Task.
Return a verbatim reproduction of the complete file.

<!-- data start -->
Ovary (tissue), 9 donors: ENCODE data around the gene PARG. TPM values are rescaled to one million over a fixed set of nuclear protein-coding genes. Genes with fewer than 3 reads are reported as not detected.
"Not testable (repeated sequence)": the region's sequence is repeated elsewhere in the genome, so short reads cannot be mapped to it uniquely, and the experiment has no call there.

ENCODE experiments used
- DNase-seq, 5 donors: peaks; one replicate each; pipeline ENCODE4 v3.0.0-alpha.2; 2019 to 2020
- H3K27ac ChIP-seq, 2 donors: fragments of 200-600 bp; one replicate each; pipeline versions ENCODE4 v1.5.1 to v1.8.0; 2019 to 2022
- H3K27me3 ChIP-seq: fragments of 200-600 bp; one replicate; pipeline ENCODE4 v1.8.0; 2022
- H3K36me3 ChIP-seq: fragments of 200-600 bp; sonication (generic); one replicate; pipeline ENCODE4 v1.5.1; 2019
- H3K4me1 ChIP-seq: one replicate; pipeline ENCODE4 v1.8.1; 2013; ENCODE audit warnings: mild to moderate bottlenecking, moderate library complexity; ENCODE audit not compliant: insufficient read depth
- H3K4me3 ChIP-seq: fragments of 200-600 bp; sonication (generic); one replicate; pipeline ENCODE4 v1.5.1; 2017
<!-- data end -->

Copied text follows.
Ovary (tissue), 9 donors: ENCODE data around the gene PARG. TPM values are rescaled to one million over a fixed set of nuclear protein-coding genes. Genes with fewer than 3 reads are reported as not detected.
"Not testable (repeated sequence)": the region's sequence is repeated elsewhere in the genome, so short reads cannot be mapped to it uniquely, and the experiment has no call there.

ENCODE experiments used
- DNase-seq, 5 donors: peaks; one replicate each; pipeline ENCODE4 v3.0.0-alpha.2; 2019 to 2020
- H3K27ac ChIP-seq, 2 donors: fragments of 200-600 bp; one replicate each; pipeline versions ENCODE4 v1.5.1 to v1.8.0; 2019 to 2022
- H3K27me3 ChIP-seq: fragments of 200-600 bp; one replicate; pipeline ENCODE4 v1.8.0; 2022
- H3K36me3 ChIP-seq: fragments of 200-600 bp; sonication (generic); one replicate; pipeline ENCODE4 v1.5.1; 2019
- H3K4me1 ChIP-seq: one replicate; pipeline ENCODE4 v1.8.1; 2013; ENCODE audit warnings: mild to moderate bottlenecking, moderate library complexity; ENCODE audit not compliant: insufficient read depth
- H3K4me3 ChIP-seq: fragments of 200-600 bp; sonication (generic); one replicate; pipeline ENCODE4 v1.5.1; 2017